The year-round reporting and monitoring requirements for this fishery established by the 2002 interim final rule remain in effect. For instance, all Virginia pound net fishermen are still required to report all sea turtle interactions (e.g., dead or alive; entangled, impinged, or floated into their net) in any part of their pound net gear (e.g., pound, heart, or leader) to NMFS within 24 hours of returning from the trip in which the take was documented. To date, NMFS has not received any reports from fishermen of sea turtles in their pound net leaders, but NMFS observers have documented these interactions. In 2003, several live sea turtle captures in pounds were reported to NMFS. Note that this action would change the telephone number to which to report sea turtle interactions from the telephone number previously included in the 2002 interim final rule.
NMFS is also proposing to modify the titles of adjacent sections of regulatory text for sea turtles and fishery interactions, in order to make the appropriate sections of regulatory text more easily identifiable to readers.
This proposed rule has been determined to be not significant for purposes of Executive Order 12866.
NMFS has prepared an initial regulatory flexibility analysis that describes the economic impact this proposed rule, if adopted, would have on small entities. A description of the action, why it is being considered, and the legal basis for this action are contained at the beginning of the preamble and in the SUMMARY section. A summary of the analysis follows:
The fishery affected by this proposed rule is the Virginia pound net fishery in the Chesapeake Bay. The proposed action prohibits all pound net leaders in a portion of the southern Chesapeake Bay, and prohibits leaders with stretched mesh greater than or equal to 8 inches (20.3 cm) and leaders with stringers in the remainder of the Virginia Chesapeake Bay, from May 6 to July 15 each year. Non-preferred alternative 1 is the same as the proposed action, but the time period of the restrictions is from May 6 to June 30. Non-preferred alternative 2 prohibits pound net leaders with 8 inches (20.3 cm) and greater stretched mesh, as well as leaders with stringers, in the Virginia Chesapeake Bay from May 6 to July 15. Non-preferred alternative 3 is the same as the proposed action, but the pound and heart, in addition to the leader, must also be removed in a portion of the southern Chesapeake Bay. Non-preferred alternative 4 prohibits all pound net leaders from May 6 to July 15 in the Virginia Chesapeake Bay. Finally, in addition to the mesh size restrictions in a portion of the Virginia Chesapeake Bay, non-preferred alternative 5 modifies the pound net leader configuration in a portion of the southern Chesapeake Bay (i.e., the area where all leaders are proposed to be prohibited in the proposed action) so that the mesh height is restricted to one-third the depth of the water, the mesh must be less than 8 inches (20.3 cm) and held with ropes 3/8 inches (0.95 cm) or greater in diameter strung vertically a minimum of every 2 feet (61 cm) and attached to a top line.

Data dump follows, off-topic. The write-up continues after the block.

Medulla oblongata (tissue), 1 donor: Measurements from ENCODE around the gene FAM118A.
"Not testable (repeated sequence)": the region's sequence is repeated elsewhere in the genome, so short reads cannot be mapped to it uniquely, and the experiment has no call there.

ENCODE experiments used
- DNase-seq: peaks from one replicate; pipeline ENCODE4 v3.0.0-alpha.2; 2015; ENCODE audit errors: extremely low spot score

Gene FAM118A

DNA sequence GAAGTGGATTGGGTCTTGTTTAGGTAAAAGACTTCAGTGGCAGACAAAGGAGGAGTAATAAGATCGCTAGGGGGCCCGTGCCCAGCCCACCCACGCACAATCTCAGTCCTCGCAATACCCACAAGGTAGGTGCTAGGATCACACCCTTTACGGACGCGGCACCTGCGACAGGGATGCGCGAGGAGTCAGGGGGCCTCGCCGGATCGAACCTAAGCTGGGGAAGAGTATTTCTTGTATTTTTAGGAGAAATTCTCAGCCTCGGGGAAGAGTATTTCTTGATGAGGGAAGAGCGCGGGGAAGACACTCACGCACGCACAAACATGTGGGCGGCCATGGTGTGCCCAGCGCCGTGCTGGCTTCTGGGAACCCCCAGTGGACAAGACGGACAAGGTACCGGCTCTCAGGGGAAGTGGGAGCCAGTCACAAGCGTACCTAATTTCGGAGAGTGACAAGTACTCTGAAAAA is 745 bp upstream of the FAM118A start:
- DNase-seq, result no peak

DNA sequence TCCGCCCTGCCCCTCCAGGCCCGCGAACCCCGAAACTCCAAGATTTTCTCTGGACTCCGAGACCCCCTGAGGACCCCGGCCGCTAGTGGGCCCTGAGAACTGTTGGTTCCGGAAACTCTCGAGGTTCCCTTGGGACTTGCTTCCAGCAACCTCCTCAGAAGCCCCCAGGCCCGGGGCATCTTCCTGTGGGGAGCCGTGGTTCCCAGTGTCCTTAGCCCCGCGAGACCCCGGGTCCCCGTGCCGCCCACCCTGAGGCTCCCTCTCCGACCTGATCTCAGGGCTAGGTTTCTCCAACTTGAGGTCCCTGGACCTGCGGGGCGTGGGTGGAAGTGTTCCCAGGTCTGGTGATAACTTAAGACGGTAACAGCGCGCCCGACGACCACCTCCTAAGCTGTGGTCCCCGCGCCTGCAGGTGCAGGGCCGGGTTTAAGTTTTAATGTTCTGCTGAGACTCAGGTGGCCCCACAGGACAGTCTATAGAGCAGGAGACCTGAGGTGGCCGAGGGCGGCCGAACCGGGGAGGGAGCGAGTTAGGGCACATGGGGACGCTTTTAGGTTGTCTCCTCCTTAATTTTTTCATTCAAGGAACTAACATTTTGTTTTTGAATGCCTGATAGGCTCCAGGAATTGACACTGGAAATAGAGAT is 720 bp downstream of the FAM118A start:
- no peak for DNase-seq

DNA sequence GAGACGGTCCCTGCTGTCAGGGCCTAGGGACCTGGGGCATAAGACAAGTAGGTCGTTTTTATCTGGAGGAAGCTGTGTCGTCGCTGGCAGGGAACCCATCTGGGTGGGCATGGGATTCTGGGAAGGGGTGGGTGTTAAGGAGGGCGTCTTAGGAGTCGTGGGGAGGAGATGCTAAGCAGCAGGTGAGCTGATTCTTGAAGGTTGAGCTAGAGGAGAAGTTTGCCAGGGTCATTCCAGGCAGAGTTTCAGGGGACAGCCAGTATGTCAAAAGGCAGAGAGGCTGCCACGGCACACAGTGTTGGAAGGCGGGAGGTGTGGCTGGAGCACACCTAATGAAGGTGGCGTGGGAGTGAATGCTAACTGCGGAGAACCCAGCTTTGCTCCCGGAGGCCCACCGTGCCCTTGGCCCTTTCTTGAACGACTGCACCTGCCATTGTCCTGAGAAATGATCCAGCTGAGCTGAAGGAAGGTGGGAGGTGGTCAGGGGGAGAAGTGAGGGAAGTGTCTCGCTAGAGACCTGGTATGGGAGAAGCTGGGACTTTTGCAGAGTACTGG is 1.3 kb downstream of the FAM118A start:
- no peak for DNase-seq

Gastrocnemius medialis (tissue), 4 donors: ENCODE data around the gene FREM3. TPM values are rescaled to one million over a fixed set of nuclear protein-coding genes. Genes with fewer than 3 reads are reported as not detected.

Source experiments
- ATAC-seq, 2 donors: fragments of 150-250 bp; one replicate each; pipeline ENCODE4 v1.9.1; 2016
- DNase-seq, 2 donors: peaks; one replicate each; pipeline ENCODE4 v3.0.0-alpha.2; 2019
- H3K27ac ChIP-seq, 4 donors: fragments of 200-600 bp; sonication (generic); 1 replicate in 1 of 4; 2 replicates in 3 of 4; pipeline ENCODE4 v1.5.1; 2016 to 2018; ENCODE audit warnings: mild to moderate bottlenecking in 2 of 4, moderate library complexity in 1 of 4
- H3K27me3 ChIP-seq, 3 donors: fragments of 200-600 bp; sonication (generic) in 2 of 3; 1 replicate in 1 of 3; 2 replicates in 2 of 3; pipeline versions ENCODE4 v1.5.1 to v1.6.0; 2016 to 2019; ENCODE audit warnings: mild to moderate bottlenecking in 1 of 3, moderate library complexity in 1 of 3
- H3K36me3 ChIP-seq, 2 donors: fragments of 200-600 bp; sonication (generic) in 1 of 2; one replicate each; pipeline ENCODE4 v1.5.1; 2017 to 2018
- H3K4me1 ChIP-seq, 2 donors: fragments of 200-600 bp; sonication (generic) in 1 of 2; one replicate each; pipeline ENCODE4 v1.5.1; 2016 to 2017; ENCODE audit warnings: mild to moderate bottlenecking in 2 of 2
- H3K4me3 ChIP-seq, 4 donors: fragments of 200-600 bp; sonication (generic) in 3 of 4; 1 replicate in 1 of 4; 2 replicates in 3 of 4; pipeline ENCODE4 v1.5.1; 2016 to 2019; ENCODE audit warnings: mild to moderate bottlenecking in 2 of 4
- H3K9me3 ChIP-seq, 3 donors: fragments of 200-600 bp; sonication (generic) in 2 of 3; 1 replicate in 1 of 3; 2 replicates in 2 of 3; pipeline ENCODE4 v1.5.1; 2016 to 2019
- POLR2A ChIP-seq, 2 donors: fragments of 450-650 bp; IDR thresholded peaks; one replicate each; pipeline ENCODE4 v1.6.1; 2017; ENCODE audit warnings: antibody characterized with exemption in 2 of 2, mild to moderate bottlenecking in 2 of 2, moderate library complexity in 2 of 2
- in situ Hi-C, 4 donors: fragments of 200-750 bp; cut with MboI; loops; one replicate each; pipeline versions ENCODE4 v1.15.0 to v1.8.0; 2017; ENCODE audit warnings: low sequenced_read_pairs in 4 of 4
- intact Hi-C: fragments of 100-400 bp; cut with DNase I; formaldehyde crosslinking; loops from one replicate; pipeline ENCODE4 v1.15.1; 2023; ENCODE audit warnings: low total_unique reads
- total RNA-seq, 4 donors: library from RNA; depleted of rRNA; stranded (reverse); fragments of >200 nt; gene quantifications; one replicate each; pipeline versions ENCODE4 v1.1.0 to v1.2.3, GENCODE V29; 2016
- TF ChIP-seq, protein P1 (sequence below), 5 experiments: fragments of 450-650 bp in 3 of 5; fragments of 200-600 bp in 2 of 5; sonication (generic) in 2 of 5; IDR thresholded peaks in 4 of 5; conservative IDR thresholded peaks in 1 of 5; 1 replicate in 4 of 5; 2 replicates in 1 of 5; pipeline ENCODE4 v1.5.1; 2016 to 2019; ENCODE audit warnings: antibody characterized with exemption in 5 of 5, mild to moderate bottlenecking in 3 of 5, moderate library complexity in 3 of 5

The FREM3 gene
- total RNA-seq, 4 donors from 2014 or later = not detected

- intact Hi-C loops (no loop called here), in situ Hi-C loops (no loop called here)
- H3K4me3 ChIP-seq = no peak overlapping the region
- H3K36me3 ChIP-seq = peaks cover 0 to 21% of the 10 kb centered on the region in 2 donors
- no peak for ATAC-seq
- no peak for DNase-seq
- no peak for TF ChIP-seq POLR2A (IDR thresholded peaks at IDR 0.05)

According to the 2002 VMRC data, there are 31 harvesters actively fishing pound nets from May 6 to July 15, with 10 harvesters located in the lower portion of the Virginia Chesapeake Bay and 21 harvesters located in the upper portion of the Virginia Chesapeake Bay. These 31 harvesters fish approximately 40 pound nets in the upper portion of the Virginia Chesapeake Bay (=21 harvesters x 1.9 pound nets/harvester) and 30 pound nets in the lower portion of the Virginia Chesapeake Bay (=10 harvesters x 3.0 pound nets/harvester). Based on 2000 to 2002 data, annual landings per harvester were 280,996 pounds (127,457 kg) in the upper portion of the Virginia Chesapeake Bay and 257,491 pounds (116,795 kg) in the lower portion of the Virginia Chesapeake Bay. Annual revenues per harvester were $64,483 and $105,298 in the upper and lower region, respectively. From May 6 to July 15, landings per harvester were 96,946 pounds (43,973 kg) in the upper region and 95,380 pounds (43,263 kg) in the lower region. Estimated revenues per harvester were $18,102 and $40,474 in the upper and lower region, respectively.